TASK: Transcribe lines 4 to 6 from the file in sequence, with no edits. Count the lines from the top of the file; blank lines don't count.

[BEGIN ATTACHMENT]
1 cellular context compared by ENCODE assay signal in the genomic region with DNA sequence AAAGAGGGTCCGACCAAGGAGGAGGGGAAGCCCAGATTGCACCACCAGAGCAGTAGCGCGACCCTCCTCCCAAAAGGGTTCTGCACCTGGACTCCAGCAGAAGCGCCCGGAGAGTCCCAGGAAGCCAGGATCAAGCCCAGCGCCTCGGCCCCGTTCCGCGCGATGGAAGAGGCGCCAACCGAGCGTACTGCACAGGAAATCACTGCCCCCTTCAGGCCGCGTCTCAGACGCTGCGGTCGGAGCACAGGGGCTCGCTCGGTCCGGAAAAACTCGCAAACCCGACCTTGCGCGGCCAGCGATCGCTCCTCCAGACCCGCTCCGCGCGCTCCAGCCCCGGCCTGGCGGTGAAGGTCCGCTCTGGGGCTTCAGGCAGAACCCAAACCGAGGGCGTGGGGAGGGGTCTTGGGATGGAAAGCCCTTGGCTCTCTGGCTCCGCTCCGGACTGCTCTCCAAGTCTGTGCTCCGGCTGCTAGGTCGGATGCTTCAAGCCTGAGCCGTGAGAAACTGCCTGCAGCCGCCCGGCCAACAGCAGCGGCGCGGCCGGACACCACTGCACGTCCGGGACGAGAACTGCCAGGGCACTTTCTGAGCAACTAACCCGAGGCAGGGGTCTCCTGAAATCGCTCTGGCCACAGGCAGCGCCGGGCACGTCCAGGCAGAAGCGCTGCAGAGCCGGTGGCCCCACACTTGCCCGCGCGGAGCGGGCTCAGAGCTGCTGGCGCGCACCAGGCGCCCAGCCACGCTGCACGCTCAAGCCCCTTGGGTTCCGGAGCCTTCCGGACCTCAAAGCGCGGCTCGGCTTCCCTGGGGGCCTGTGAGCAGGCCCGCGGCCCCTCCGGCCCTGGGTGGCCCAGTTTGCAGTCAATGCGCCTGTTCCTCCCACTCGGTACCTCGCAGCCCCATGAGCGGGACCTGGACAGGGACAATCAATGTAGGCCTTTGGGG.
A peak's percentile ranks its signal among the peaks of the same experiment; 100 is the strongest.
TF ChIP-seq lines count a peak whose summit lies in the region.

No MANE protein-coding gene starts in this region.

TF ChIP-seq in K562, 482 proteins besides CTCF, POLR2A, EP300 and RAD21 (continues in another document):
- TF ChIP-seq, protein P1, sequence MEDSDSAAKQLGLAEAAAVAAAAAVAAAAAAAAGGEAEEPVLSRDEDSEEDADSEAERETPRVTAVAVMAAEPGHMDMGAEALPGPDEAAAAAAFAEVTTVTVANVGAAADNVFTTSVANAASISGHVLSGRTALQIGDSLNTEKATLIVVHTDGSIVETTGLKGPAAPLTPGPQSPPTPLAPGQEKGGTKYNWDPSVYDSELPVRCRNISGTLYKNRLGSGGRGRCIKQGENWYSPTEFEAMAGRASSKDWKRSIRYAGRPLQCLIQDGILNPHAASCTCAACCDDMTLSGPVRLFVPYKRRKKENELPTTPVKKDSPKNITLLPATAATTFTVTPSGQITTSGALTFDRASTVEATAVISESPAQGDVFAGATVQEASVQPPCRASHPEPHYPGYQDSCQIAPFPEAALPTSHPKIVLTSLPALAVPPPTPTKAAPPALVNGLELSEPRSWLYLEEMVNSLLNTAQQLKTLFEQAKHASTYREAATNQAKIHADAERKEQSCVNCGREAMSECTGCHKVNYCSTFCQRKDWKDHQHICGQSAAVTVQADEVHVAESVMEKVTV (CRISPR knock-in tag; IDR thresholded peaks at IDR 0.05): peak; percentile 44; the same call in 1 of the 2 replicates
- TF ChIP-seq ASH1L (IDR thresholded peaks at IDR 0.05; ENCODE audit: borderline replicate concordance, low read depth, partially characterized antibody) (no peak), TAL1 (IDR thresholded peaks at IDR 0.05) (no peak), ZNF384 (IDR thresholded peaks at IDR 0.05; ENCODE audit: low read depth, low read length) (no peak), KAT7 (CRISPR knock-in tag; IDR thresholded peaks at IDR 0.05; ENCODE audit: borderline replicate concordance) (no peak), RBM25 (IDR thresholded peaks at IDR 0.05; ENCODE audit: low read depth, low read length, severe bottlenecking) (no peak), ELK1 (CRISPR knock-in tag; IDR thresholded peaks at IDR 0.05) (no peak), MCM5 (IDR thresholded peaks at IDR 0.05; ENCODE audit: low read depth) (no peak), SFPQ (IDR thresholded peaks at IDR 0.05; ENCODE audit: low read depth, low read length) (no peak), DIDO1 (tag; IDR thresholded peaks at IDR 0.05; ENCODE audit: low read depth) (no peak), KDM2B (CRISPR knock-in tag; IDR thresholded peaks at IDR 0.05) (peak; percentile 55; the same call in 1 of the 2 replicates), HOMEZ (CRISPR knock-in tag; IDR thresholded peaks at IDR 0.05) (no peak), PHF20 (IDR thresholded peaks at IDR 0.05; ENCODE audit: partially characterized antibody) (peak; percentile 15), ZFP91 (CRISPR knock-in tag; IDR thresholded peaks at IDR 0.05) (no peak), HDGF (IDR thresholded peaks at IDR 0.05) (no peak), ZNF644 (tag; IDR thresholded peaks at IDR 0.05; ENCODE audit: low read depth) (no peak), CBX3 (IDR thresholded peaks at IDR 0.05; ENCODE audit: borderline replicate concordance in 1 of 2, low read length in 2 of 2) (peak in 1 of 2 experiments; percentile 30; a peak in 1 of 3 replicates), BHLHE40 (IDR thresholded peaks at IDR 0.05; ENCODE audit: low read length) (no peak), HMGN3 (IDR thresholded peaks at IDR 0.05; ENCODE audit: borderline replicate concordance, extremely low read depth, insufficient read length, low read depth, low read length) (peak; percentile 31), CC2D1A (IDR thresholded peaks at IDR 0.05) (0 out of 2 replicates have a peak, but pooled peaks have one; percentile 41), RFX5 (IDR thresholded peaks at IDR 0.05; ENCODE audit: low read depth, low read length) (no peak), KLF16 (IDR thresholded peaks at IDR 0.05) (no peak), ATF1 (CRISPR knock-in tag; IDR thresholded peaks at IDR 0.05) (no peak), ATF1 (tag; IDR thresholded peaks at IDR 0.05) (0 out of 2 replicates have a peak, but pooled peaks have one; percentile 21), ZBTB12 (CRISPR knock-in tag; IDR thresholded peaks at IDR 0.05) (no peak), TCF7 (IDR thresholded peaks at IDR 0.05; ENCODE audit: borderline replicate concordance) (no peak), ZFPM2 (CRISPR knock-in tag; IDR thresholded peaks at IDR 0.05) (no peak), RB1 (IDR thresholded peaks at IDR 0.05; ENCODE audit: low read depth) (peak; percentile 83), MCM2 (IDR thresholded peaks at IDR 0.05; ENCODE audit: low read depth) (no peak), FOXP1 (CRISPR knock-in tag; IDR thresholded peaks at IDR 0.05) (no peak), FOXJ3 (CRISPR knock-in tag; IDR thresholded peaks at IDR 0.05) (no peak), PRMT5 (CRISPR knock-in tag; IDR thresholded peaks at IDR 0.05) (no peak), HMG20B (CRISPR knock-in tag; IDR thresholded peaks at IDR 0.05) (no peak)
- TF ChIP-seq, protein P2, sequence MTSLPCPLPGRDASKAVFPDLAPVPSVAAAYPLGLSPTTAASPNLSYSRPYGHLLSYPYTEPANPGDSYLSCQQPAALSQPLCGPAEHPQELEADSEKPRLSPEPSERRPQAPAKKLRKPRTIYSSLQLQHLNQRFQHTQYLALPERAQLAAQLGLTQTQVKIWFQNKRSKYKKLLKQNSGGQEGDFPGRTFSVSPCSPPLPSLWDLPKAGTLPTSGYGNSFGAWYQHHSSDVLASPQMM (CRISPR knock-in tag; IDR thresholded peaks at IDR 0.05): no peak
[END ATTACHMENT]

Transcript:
No MANE protein-coding gene starts in this region.

TF ChIP-seq in K562, 482 proteins besides CTCF, POLR2A, EP300 and RAD21 (continues in another document):
- TF ChIP-seq, protein P1, sequence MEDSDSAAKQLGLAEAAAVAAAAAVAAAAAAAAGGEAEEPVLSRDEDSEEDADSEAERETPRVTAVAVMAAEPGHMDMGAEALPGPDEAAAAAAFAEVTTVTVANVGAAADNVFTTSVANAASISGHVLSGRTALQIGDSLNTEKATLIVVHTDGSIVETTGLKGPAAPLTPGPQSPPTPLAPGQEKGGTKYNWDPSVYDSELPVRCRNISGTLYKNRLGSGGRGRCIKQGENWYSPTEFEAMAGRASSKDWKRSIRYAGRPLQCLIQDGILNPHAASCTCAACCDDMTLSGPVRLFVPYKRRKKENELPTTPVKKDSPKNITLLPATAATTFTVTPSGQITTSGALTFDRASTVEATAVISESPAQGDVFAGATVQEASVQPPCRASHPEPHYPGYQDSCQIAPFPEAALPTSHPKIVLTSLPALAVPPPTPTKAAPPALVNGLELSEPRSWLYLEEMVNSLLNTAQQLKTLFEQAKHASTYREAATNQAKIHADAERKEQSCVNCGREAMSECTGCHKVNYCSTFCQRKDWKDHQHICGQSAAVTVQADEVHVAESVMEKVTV (CRISPR knock-in tag; IDR thresholded peaks at IDR 0.05): peak; percentile 44; the same call in 1 of the 2 replicates